President Barack Obama on Wednesday launched a ground campaign to defend his vision for the US economy, vowing to revitalize the American middle class in the face of a hostile Congress.
Obama made a robust defense of his stalled economic initiatives, which have been bottled up in the Republican-led House of Representatives -- the branch of Congress responsible for managing the nation's checkbook.
The president planned to visit three US cities over two days, for a series of addresses on accelerating economic growth and creating jobs.
The speeches, which come six months into his second term, started Wednesday at Knox College in Galesburg, Illinois, which he first visited as a newly-elected senator eight years ago.
Obama told the crowd in his adopted home state that generations of middle class prosperity had begun to stall, in recent years, leaving the economy hamstrung.
"By the time I took office in 2009, we all know that the bubble had burst, costing millions of Americans their jobs, their homes, and their savings," the president told the crowd.
"The decades-long erosion of middle-class security was laid bare for all to see and feel."
But, Obama continued: "Today, five years after the start of that Great Recession, America has fought its way back."
The US president told the crowd that his administration helped to begin the rescue of the nation's economic stagnation, rescuing the auto industry, revamping the health care system and shoring up the financial sector, among other achievements."Thanks to the grit and resilience of the American people, we've cleared away the rubble from the financial crisis and begun to lay a new foundation for stronger, more durable economic growth," he said.
But the president's efforts to reframe the debate over the economy comes with Congress reloading for a new round of battles over raising the debt ceiling and other economic fights.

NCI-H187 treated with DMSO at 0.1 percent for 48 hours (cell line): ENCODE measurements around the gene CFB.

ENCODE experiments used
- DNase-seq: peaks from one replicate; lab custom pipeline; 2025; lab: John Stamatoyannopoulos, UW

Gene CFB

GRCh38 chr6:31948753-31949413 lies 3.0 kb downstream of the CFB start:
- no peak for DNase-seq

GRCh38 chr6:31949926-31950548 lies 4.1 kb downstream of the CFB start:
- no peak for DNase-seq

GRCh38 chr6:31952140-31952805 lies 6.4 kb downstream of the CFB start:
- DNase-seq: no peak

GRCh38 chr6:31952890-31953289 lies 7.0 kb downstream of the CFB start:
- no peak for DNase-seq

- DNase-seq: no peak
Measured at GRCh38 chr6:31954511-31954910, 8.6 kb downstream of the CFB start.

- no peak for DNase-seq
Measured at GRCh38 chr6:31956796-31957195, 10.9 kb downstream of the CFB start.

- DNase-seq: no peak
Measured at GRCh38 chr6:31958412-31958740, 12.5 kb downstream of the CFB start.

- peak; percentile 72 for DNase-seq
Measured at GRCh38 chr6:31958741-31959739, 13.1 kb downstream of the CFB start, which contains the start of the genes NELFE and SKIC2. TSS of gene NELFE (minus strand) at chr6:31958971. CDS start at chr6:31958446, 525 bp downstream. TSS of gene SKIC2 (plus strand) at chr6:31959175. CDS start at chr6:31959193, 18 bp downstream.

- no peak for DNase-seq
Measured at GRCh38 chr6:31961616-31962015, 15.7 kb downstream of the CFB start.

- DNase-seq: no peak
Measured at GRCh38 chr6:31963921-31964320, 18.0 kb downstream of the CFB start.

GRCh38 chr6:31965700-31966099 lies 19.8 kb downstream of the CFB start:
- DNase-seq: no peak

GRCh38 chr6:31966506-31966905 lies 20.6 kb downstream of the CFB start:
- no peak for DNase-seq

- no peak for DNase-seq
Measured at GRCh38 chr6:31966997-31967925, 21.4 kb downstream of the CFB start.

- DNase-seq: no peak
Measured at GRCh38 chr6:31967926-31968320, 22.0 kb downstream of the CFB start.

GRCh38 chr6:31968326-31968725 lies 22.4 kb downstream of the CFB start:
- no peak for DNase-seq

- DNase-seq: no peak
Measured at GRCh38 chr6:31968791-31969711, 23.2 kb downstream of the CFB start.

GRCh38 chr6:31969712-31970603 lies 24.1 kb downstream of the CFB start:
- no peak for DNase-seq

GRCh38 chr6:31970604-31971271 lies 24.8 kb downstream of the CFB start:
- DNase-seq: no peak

Obama and Republican lawmakers are bracing for renewed clashes over spending and the federal budget, which threaten to hurt an economy finally showing signs of stabilizing after tumbling into a deep economic trough.
Republicans have dismissed Obama's focus on the economy as a thinly veiled excuse to seek more spending.
"If the president was serious about helping our economy, he wouldn't give another speech, he'd reach out and actually work with us," House Speaker John Boehner said Tuesday.
The president hopes to negotiate a new fiscal compromise by October -- the end of the current fiscal year -- in order to head off the threat of a government shutdown that could further damage the sluggish recovery.
After Wednesday's speech in Illinois, Obama was to give an address later in the day at the University of Central Missouri, in Warrensburg.
On Thursday he heads to Florida, where he will give a speech at the Jacksonville Port Authority.Since his last speech in Galesburg, the United States suffered its worst economic crisis in two generations before a halting recovery finally began to take hold.
He added however that there is still a ways to go for the economic rebound to solidify.
"We're not there yet. We all know that," Obama told the crowd. "We've got more work to do."
He said the trends of a winner-take-all economy that he spoke about in 2005 "have been made worse by the recession."
As the November 2014 midterm elections loom in the distance, the US debt ceiling will provide another likely battleground in addition to the budget battles.
On Tuesday, Boehner vowed that "we're not going to raise the debt ceiling without real cuts in spending. It's as simple as that."
Beginning in 2011, House Republicans have used the threat of the looming debt limit as a bargaining chip for spending cuts.
The White House, for its part, has insisted that Obama will not negotiate over the debt limit, deepening the stalemate.
A new poll Wednesday, one of several this week, showed that stalemate in Washington was exacting a political toll on both sides.
The survey by the Wall Street Journal and NBC gave the president his lowest job approval ratings since August 2011.
The continued political standoff has proved equally costly to Congress, with 83 percent of Americans saying that they disapprove of the job US lawmakers are doing.
Obama's 45 percent job performance figure represented a three point fall from just one month ago.
The rating is just one point higher than his all-time presidential low, which he hit in August 2011.